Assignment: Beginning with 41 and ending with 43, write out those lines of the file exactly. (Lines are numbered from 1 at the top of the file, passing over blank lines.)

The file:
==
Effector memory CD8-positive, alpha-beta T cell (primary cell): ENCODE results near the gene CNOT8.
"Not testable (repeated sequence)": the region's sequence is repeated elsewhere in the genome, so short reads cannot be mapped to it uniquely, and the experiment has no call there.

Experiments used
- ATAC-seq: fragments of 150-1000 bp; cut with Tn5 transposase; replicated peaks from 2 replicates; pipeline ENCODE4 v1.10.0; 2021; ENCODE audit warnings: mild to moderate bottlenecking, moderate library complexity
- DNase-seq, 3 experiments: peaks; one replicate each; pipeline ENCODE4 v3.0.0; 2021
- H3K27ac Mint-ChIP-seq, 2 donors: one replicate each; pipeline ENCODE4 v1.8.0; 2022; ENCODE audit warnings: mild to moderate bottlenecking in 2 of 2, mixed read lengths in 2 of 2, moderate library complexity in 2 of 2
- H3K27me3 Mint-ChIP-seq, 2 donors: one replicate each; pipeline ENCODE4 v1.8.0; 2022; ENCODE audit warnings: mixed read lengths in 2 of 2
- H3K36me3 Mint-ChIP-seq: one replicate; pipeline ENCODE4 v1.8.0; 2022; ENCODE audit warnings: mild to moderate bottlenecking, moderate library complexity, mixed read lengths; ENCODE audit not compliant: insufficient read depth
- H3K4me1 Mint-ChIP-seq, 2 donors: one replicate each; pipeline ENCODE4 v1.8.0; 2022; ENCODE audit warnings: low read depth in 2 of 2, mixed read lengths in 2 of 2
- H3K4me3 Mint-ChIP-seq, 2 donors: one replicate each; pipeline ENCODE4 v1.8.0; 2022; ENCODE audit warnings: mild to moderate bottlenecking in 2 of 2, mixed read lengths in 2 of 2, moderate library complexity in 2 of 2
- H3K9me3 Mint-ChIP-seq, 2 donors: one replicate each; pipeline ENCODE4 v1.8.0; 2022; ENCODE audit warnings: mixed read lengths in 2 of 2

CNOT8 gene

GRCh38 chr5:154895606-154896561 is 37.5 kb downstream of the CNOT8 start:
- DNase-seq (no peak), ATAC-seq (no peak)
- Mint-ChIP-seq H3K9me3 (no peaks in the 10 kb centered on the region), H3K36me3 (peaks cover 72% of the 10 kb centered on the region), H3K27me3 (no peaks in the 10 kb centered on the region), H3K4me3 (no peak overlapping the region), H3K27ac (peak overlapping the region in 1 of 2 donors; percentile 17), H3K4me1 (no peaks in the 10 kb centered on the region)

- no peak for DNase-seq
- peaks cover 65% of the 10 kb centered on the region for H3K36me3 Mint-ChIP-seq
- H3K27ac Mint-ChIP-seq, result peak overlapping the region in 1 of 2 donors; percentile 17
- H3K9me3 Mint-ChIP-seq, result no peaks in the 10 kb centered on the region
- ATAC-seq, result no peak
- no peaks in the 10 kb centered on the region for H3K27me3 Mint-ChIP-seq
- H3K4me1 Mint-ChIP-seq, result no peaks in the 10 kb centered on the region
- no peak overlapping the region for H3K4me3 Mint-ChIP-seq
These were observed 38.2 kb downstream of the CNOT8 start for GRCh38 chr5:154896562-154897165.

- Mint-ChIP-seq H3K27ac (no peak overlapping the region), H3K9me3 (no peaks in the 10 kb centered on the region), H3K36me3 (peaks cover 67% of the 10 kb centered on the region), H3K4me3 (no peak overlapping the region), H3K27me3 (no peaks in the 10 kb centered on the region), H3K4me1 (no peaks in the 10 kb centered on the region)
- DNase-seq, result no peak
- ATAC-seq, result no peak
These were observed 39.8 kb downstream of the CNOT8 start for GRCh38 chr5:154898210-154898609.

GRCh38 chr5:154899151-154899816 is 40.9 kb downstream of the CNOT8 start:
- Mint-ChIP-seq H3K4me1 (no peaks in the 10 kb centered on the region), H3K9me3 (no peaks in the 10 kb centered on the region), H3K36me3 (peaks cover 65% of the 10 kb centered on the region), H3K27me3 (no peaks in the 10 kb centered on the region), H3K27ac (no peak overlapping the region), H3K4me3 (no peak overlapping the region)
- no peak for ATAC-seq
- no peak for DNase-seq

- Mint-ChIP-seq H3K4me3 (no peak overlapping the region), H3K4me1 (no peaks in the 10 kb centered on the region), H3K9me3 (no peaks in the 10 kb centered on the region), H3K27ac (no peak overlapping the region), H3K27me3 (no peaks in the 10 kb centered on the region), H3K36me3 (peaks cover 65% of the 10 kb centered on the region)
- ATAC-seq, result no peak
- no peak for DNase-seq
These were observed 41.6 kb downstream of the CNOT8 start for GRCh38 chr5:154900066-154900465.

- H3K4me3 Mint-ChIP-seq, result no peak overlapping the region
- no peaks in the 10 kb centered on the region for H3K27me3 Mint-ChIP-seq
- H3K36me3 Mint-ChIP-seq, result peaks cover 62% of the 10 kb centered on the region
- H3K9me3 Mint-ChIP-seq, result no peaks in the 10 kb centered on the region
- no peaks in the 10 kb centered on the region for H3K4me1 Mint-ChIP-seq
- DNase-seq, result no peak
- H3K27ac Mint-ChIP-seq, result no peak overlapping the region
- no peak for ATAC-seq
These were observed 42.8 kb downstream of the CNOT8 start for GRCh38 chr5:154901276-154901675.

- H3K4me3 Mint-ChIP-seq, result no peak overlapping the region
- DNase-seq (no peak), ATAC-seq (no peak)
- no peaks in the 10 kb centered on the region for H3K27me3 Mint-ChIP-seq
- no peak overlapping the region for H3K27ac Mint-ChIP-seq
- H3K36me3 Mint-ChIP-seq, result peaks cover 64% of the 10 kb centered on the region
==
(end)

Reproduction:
- no peaks in the 10 kb centered on the region for H3K4me1 Mint-ChIP-seq
- DNase-seq, result no peak
- H3K27ac Mint-ChIP-seq, result no peak overlapping the region